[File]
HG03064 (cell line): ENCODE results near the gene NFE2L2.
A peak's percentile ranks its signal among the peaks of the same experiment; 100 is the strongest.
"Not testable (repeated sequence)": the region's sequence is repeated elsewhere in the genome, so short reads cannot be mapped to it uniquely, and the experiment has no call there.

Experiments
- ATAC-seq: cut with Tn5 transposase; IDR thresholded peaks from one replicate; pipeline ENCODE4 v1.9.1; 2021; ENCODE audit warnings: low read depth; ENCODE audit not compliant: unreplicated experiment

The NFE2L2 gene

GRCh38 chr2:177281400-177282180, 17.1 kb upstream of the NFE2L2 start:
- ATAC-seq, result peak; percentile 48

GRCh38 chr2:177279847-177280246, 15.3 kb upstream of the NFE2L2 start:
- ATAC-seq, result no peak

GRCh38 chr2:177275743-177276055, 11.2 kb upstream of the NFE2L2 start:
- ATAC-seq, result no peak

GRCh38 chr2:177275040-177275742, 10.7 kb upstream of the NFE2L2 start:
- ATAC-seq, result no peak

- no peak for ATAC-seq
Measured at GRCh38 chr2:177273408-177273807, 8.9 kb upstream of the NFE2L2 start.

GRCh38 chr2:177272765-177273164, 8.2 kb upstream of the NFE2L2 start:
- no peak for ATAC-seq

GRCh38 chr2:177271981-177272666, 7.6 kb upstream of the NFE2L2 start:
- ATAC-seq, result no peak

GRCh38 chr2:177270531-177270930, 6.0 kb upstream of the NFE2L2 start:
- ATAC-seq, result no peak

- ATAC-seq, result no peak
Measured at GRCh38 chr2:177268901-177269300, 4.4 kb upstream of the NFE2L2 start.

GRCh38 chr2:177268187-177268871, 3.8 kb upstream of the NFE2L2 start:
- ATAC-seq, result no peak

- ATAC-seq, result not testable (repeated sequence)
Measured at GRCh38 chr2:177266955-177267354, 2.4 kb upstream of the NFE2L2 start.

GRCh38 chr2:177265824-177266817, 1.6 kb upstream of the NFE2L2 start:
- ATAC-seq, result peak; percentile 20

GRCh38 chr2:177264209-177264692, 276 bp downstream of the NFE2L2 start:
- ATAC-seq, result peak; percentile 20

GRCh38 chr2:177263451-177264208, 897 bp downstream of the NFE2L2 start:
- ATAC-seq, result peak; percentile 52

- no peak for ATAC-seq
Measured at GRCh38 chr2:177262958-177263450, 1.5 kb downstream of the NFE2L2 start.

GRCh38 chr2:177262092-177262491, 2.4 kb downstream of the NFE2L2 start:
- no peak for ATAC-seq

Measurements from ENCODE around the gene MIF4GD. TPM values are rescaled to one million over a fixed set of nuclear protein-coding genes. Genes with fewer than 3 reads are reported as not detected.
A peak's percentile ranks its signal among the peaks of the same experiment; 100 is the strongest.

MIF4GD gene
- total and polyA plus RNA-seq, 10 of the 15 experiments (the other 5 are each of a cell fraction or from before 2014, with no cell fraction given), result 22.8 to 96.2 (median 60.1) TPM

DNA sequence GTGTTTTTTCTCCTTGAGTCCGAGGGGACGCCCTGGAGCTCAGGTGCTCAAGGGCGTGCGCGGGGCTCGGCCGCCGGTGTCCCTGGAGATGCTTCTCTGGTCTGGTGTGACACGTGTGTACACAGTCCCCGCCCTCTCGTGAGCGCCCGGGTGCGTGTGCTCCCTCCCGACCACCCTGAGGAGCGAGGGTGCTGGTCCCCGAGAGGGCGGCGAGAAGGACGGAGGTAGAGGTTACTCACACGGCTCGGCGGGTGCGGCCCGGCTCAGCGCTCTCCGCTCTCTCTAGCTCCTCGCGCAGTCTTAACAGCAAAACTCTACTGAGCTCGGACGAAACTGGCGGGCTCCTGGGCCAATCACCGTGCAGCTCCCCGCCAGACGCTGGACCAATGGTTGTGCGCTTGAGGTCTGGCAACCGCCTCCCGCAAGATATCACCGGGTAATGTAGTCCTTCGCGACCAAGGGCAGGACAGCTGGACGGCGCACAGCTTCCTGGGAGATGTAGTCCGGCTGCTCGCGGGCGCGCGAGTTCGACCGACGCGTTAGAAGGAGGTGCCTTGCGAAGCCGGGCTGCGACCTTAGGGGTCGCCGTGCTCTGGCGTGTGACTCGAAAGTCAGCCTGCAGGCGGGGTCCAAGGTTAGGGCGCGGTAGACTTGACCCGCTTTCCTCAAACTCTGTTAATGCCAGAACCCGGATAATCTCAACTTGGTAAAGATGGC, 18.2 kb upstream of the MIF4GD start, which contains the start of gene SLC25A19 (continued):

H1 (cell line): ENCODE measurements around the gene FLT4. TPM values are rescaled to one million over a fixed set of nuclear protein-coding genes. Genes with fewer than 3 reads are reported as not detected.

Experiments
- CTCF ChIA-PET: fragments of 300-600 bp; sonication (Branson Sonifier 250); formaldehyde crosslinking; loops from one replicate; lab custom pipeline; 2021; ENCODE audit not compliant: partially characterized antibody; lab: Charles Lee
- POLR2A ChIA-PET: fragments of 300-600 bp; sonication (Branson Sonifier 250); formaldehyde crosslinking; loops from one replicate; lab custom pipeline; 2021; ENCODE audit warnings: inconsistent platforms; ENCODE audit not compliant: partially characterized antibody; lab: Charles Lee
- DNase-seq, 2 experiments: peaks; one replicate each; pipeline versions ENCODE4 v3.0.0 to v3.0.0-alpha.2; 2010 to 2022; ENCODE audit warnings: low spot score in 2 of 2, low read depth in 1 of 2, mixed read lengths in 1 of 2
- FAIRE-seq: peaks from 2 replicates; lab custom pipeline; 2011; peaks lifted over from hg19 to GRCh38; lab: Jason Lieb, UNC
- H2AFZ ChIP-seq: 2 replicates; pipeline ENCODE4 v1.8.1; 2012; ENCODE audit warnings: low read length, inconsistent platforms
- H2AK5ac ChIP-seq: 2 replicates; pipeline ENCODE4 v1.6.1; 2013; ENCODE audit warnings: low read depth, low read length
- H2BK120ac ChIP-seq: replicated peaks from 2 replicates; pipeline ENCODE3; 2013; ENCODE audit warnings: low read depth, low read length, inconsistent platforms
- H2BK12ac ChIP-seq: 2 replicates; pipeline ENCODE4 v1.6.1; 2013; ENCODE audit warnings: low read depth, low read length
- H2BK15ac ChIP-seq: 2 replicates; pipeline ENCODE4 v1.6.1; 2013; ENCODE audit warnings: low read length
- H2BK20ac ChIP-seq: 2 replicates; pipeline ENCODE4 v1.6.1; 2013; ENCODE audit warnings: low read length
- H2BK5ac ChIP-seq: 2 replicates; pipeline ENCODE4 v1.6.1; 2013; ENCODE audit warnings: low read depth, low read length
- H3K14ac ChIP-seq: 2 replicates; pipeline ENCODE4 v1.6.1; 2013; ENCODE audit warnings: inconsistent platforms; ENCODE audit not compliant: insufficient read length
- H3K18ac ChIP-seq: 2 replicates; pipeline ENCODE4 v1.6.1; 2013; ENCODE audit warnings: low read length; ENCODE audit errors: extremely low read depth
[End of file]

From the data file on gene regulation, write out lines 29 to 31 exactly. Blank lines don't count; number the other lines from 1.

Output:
GRCh38 chr2:177265824-177266817, 1.6 kb upstream of the NFE2L2 start:
- ATAC-seq, result peak; percentile 20

GRCh38 chr2:177264209-177264692, 276 bp downstream of the NFE2L2 start: